Highlights of Detroit TEA-21 National Listening Session
Corridors and Borders
August 27, 1998
OVERALL: The key issue in the Detroit session was how to distribute funding under the new National
Corridor Planning and Border Infrastructure Programs. Attendees debated whether funds should be
concentrated on international border programs or distributed throughout the country. Additionally, there
was much discussion about whether funding should be spent on marine and air ports of entry or only
on surface transportation improvements at border crossings. As in San Diego, the most difficult issue
was how to implement the program to make the most out of a small amount of funding given national
Business leaders discussed the importance of just-in-time delivery and noted that while they could count on most interstate truck movement for just-in-time delivery, the moment that the truck had to cross an international border, this was no longer possible.
Support for ITS Investments to Improve Operations:
Businesses were interested in both the physical capacity of the infrastructure as well as investing in streamlining entry processing through intelligent transportation systems (ITS) applications and administrative coordination on both sides of the border.
There was also some discussion about separating trade facilitation from enforcement and
interdiction efforts. Customs officials indicated that this might be very difficult and that even
today, given the volume of movement of goods, they were only able to check a small percentage of the goods.
Fund Distribution Proposals:
Sid Morrison, the Secretary of the Washington State Department of Transportation asked that the funding not be spread between too many projects to have any substantial impact. At the same time, Charles Rountree with the Idaho Department of Transportation asked that each High Priority Corridor receive some funding, and representatives from Maine suggested that the funding be divided among regions, since small rural areas would never be able to compete with border crossings in areas like Detroit.
- Follow the freight. Funding should go to corridors where there is already substantial freight movement. Others argued that the program should look at how to take advantage of under- utilized border crossing areas.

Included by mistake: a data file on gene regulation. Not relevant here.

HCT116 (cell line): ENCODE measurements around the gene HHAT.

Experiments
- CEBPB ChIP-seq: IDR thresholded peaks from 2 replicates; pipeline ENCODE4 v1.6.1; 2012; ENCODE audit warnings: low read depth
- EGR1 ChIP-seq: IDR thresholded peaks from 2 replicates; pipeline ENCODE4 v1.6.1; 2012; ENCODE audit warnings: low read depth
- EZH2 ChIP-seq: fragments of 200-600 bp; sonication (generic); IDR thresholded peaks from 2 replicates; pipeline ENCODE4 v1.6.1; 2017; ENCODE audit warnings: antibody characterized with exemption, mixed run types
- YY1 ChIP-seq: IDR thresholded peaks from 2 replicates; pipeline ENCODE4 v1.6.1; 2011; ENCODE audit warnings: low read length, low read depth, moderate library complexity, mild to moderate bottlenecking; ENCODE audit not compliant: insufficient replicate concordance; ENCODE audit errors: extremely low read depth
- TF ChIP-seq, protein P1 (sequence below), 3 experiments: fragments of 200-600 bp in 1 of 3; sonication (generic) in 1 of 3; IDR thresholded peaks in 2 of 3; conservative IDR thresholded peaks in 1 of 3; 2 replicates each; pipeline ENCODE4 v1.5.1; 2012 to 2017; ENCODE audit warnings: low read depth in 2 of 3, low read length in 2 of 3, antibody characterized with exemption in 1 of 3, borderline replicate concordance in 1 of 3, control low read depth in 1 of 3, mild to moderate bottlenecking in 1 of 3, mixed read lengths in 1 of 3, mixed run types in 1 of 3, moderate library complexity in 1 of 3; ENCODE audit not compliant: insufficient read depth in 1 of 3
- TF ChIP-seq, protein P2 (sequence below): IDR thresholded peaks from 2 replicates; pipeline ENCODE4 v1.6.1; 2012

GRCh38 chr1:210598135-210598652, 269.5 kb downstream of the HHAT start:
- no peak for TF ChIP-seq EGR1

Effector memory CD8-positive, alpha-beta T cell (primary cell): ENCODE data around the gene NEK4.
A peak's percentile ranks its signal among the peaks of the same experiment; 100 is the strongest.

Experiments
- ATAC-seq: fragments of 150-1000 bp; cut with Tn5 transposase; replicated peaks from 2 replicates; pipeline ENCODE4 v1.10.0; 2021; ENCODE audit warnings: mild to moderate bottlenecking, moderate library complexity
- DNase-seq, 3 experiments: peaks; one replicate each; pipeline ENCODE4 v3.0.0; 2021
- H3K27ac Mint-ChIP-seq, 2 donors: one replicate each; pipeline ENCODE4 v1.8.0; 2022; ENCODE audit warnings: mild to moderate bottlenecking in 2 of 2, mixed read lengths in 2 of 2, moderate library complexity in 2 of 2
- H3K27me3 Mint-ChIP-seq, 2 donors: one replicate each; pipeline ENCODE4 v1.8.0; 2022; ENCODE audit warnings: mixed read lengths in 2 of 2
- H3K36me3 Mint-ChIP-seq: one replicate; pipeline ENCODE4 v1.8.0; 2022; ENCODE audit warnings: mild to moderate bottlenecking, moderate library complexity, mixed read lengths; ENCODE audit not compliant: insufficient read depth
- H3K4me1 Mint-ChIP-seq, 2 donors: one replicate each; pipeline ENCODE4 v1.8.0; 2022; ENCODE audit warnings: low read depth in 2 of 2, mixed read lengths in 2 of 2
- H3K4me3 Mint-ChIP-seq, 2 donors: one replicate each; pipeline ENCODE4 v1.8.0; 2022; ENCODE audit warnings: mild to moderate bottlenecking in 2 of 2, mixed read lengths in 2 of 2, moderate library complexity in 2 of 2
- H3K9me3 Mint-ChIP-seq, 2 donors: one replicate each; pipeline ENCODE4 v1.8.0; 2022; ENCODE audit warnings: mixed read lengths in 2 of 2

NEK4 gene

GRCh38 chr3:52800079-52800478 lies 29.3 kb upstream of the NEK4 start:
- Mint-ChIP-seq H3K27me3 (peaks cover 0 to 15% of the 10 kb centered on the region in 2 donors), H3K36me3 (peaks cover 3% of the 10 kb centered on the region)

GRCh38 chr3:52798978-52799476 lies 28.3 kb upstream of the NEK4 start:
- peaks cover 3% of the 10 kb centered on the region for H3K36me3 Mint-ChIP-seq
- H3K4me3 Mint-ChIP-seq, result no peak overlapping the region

- Focus on the borders. Several at the conference made the case that inside the country, freight movement was fairly good, and that the worst bottlenecks were at the borders. Additionally, current transportation dollars already were concentrated on internal freight mobility through national highway and interstate programs.
- Look at projects that are likely to be highly visible successes and ones that would deal with "connectivity gaps."
- Base project choices on volume and value of trade.
- Consider the national significance of project proposals in the funding process.
- There was some discussion about whether the borders program should include ports of entry that
are not on land borders. On the one hand, representatives from the Port Commission in Seattle
noted that they were as much a freight center as an actual border crossing, while others such
as the representatives from the trucking industry thought that Congressional intent was to
focus on the land border crossings.
- The USDOT should expect a high degree of cooperation among State, MPOs and other stakeholders in the projects that they fund. Stakeholders should be multi-jurisdictional, multi-agency and multi-disciplinary.
- The border and corridor programs should be closely coordinated.
- Do not compromise safety in the interest of efficiency.
- The U.S. DOT needs to encourage efforts to increase data collection about actual goods movement. Most current documentation on goods movement is insufficient to help in meaningful planning activities.
- Border criteria should also look at economic development issues such as retaining and expanding business on both sides of the border and promoting tourism.
- Before awarding funding for projects, administrators should consider environmental impacts, and whether there is substantial community opposition to the project. Also, criteria should include whether a project enhances the economic vitality and the quality of life of an area.
- The program should give incentives for multi-modal corridors, and projects that focus on more environmentally friendly freight movement.
- The USDOT should give special consideration to projects that provide more than an 80/20 match.
- Funds should not be used for non-transportation needs. Already funds are being allocated for law enforcement, instead of addressing basic infrastructure problems.
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